Summary: Three very distinct Aboriginal hand stencils and a fish in red ochre, on rock overhangs along Smiths Creek

On a low cliff along Smiths Creek are red ochre drawings of hands fish, about 2-3 metres above the water. Although these are documented and illustrated as a single site, these two Aboriginal rock art sites are are some distance apart.

Painting Smiths Creek hands Smiths Creek red ochre paintings

On one rock surface is the red ochre fish, which can be seen from some distance away.

AWAT9465 LR Smiths Creek red ochre paintings
AWAT9458 LR Smiths Creek red ochre paintings

Near the fish and not documtented by Campbell is an additional solid red drawing, and some indeterminate figures also drawn in red ochre.

A few hundred metres away on a separate overhangs are the three handprints, also visible from some distamce away.

AWAT9485 LR Smiths Creek red ochre paintings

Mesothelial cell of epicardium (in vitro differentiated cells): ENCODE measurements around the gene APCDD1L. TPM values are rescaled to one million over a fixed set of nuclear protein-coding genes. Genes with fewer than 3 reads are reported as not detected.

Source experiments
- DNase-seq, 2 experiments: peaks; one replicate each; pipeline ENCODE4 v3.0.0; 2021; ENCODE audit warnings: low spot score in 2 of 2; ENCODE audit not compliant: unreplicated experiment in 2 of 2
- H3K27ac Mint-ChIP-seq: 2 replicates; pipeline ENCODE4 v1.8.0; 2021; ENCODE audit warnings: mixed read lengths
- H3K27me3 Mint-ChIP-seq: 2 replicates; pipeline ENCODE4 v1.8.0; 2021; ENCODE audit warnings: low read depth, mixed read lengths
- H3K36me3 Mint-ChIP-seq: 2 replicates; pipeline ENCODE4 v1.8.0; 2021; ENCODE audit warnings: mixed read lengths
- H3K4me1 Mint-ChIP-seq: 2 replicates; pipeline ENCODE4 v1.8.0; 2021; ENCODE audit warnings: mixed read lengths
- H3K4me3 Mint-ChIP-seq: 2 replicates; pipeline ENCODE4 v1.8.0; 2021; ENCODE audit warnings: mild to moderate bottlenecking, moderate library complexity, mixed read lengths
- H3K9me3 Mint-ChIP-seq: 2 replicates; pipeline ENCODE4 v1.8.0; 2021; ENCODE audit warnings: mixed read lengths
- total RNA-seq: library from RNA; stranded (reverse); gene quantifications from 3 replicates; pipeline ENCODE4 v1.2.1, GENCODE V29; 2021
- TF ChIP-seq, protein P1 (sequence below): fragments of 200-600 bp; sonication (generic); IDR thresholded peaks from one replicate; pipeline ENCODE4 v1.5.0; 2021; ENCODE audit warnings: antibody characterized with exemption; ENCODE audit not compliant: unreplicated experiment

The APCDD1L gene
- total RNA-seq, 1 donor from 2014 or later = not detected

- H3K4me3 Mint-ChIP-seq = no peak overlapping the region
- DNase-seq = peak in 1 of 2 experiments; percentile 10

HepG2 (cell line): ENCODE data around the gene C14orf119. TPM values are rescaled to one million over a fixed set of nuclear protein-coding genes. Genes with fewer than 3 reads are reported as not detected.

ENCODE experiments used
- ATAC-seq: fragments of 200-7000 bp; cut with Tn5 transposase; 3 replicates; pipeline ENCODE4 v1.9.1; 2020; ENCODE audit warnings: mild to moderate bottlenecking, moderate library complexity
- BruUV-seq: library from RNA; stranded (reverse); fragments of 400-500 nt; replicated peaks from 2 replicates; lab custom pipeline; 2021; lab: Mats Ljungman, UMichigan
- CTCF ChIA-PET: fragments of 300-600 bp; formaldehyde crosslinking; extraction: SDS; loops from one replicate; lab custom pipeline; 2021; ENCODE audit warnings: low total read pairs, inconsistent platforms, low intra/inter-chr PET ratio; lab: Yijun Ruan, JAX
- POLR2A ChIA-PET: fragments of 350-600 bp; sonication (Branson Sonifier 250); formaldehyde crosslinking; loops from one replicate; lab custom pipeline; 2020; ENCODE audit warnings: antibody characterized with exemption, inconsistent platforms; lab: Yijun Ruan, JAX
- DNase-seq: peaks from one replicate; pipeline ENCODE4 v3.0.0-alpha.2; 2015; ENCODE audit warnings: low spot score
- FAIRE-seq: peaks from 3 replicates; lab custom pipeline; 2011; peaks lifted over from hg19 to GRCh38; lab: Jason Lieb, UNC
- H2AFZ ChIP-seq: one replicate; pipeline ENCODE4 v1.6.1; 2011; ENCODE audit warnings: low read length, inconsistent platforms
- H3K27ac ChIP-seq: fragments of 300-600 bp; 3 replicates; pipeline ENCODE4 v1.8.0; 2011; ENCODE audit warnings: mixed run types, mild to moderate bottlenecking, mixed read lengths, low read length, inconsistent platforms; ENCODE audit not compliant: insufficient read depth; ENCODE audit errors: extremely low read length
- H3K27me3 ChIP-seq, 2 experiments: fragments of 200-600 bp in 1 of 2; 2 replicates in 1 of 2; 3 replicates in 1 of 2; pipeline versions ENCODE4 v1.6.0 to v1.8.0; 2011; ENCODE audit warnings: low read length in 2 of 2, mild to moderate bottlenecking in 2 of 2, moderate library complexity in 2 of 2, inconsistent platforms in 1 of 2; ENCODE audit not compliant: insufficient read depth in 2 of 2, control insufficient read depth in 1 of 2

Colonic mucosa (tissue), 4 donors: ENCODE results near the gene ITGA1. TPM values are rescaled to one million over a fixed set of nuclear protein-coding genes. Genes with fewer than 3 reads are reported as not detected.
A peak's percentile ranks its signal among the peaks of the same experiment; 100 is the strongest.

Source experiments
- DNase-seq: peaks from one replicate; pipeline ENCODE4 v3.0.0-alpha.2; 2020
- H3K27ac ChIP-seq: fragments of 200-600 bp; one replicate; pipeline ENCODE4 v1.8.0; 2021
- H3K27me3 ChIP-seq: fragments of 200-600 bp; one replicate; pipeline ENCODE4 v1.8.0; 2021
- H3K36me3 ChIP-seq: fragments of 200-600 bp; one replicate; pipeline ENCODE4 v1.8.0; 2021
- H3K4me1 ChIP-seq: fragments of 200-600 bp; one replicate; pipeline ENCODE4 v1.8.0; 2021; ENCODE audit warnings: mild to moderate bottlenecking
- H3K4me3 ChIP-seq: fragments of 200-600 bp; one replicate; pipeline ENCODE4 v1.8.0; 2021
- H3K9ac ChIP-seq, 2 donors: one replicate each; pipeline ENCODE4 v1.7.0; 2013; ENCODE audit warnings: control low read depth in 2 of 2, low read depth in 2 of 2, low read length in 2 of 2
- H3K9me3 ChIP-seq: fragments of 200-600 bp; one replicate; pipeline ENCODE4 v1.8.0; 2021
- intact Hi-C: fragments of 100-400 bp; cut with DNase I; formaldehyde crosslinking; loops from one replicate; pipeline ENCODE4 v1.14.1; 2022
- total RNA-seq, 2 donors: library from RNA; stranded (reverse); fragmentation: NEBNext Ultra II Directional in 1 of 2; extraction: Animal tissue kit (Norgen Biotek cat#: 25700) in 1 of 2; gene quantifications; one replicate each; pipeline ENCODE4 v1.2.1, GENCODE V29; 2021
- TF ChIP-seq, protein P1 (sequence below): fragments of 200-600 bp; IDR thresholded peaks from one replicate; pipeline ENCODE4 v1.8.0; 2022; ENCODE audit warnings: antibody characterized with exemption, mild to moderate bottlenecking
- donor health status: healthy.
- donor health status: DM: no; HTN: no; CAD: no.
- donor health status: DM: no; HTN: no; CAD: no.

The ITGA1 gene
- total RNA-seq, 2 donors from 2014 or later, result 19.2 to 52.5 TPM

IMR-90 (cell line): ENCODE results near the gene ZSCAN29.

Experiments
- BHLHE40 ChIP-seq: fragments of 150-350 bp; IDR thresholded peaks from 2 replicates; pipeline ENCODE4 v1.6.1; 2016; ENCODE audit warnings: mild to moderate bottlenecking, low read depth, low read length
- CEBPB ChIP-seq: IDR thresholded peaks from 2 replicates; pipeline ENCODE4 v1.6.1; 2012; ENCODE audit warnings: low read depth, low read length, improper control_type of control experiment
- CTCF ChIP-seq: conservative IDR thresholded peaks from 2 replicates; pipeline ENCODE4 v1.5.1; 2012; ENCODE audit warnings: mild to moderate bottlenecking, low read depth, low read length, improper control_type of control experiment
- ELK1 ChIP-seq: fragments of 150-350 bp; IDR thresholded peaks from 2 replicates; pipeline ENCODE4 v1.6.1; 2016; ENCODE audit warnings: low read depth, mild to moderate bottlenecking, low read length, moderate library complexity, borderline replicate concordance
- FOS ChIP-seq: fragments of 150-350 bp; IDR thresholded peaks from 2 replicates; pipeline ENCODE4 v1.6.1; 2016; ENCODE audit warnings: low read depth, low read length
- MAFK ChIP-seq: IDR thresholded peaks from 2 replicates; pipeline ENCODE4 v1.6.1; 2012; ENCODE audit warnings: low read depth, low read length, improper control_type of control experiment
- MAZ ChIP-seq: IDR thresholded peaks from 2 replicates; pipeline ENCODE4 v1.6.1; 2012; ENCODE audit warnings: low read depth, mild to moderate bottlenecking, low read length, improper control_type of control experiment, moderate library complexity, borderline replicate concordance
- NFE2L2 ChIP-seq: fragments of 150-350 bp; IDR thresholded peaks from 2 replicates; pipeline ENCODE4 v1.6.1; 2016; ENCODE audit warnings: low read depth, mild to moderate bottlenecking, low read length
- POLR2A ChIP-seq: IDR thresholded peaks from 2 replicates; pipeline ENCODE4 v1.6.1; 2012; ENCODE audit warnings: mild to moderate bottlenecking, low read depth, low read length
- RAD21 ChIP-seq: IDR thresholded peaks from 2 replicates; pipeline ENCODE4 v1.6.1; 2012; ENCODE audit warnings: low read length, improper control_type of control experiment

These were are still very much as described by Campbell in 1899: “In the case of the three stencilled hands upon the rock, the surrounding surface has been stained red for several inches:.

AWAT9476 LR Smiths Creek red ochre paintings
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Aboriginal Sites by National Park

A review of different techniques for photographing Aboriginal rock art. This includdes oblique flash, chain and planar mosaic imaging which combines hundreds of overlapping photos.
The Greater Blue Mountains World Heritage Area protects over 3,000 known Aboriginal heritage sites, and many more which are yet to be recorded. This area includes the Blue Mountains National Park, Gardens of Stone, Wollemi National Park and Yengo National Park.
Yengo National Park was an important spiritual and cultural place for the Darkinjung and Wonnarua People for thousands of years, and 640 Aboriginal cultural sites are recorded in the park and nearby areas.
Located to the north-west of Sydney, just south of the Dharug and Yengo National Parks, Maroota has a high concentration of (known) Aboriginal sites. Many more Aboriginal heritage sites are located in the Marramarra National Park. The original inhabitants of the area were the Darug people.
Over 40 sites have been recorded within the park; many were located along the river bank and were flooded by the building of the weir in 1938.